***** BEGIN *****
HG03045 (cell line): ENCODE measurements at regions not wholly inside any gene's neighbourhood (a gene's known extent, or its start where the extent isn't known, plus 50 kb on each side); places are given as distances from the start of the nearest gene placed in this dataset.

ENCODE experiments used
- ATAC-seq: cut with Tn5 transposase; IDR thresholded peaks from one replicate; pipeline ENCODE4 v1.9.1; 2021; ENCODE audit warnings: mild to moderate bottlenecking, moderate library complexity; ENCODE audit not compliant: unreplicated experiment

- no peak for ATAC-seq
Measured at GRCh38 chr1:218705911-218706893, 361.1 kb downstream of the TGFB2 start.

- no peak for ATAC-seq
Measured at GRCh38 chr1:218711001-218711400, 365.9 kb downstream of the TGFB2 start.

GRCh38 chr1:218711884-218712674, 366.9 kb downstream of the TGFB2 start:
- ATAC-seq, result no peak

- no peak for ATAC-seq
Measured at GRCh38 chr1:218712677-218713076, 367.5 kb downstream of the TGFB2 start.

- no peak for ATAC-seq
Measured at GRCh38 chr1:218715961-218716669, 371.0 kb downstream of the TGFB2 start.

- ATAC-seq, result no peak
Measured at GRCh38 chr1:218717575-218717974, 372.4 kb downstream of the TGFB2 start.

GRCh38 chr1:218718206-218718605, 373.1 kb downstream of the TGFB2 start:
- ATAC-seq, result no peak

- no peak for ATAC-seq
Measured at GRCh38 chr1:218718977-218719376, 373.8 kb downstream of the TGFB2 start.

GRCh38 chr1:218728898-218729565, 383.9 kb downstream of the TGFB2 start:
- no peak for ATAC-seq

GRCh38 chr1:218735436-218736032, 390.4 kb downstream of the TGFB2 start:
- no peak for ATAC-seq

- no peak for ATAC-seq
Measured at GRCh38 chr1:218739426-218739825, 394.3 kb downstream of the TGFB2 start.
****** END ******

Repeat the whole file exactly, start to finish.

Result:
HG03045 (cell line): ENCODE measurements at regions not wholly inside any gene's neighbourhood (a gene's known extent, or its start where the extent isn't known, plus 50 kb on each side); places are given as distances from the start of the nearest gene placed in this dataset.

ENCODE experiments used
- ATAC-seq: cut with Tn5 transposase; IDR thresholded peaks from one replicate; pipeline ENCODE4 v1.9.1; 2021; ENCODE audit warnings: mild to moderate bottlenecking, moderate library complexity; ENCODE audit not compliant: unreplicated experiment

- no peak for ATAC-seq
Measured at GRCh38 chr1:218705911-218706893, 361.1 kb downstream of the TGFB2 start.

- no peak for ATAC-seq
Measured at GRCh38 chr1:218711001-218711400, 365.9 kb downstream of the TGFB2 start.

GRCh38 chr1:218711884-218712674, 366.9 kb downstream of the TGFB2 start:
- ATAC-seq, result no peak

- no peak for ATAC-seq
Measured at GRCh38 chr1:218712677-218713076, 367.5 kb downstream of the TGFB2 start.

- no peak for ATAC-seq
Measured at GRCh38 chr1:218715961-218716669, 371.0 kb downstream of the TGFB2 start.

- ATAC-seq, result no peak
Measured at GRCh38 chr1:218717575-218717974, 372.4 kb downstream of the TGFB2 start.

GRCh38 chr1:218718206-218718605, 373.1 kb downstream of the TGFB2 start:
- ATAC-seq, result no peak

- no peak for ATAC-seq
Measured at GRCh38 chr1:218718977-218719376, 373.8 kb downstream of the TGFB2 start.

GRCh38 chr1:218728898-218729565, 383.9 kb downstream of the TGFB2 start:
- no peak for ATAC-seq

GRCh38 chr1:218735436-218736032, 390.4 kb downstream of the TGFB2 start:
- no peak for ATAC-seq

- no peak for ATAC-seq
Measured at GRCh38 chr1:218739426-218739825, 394.3 kb downstream of the TGFB2 start.